Short Reflections from the Silver Screen: The Pervert’s Guide to Cinema & Ideology

Perverts-Guide-To-Cinema

The Pervert’s Guide to Cinema

UK. 2006. Sophie Fiennes.

Zizek is fantastic. No one uses Lacanian psychoanalysis to the devastating effect that he is able to. He offers an invigorating and inspiring psychoanalytical account of our (and certainly his) well-known and classic movies, each running with a psychological theme, for example Vertigo, Psycho and Blue Velvet, to name a few.

Whilst screening the movie clips, Zizek blasts his analysis over the top with the occasional exchange of himself super-imposed into the movie’s setting/location. It is insightful how Zizek’s humour and great passion for the cinema lead a straightforward path into what are some very complex concepts.

It is worth the odd pause to reflect on what Zizek is saying; he does tend to shuffle through a whole lot of ideas remarkably fast. A second viewing is well worthwhile; it can be challenging to decipher the images side-by-side with Zizek’s analysis, least to say, the film requires your full concentration.

Ultimately, an individually presented documentary such as this, and with clear passion for the cinema, confirms the wonderful capacity of this medium/language to inspire and become an integral part of our lives.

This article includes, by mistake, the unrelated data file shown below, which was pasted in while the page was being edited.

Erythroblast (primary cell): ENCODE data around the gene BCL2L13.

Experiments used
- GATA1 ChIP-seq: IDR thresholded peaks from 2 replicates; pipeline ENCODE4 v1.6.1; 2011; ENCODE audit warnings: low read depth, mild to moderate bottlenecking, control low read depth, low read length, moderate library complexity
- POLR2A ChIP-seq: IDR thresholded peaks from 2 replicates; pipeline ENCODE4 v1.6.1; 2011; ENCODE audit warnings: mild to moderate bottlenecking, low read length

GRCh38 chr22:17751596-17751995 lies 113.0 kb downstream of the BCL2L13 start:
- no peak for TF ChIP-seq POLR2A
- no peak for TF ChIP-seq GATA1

Perverts-Guide-to-Ideology

The Pervert’s Guide to Ideology

UK. 2012. Sophie Fiennes.

Zizek takes his screen persona to the next level, traversing across deserts and oceans and transcending the ideological realm, he never fails to be wild, weird and dangerously intelligent. I say dangerous, as Zizek takes his provocative psychoanalysis (from the school of Lacan) and digs up the quilt of ideology that blankets our mediascape. We can trust Zizek for some deeply discerning cinematic examples to demonstrate the latter, whilst also uncovering newsreels and documentaries to great effect.

If there is one problem with Zizek, it might just be that he is too clever, at least for the screen and the small alley of verbal communication that it offers to Zizek’s language. Or as the radial French philosopher and sociologist Jean Baudrillard points out, can we really convey complex ideas with images? If you have read any of Zizek’s books, you will know that he is careful to elaborate structures of his analysis and section each generously. So, the problem with this documentary is that is progresses into a meal too large to digest, at least in a single sitting. Once Zizek’s idea is beginning to process, the next mouthful is on its way. However, the ideas do interlink succinctly and Zizek will cast you under his spell; he entraps us greater than the trap of ideology itself.

 

*All reflections are from my film journal.

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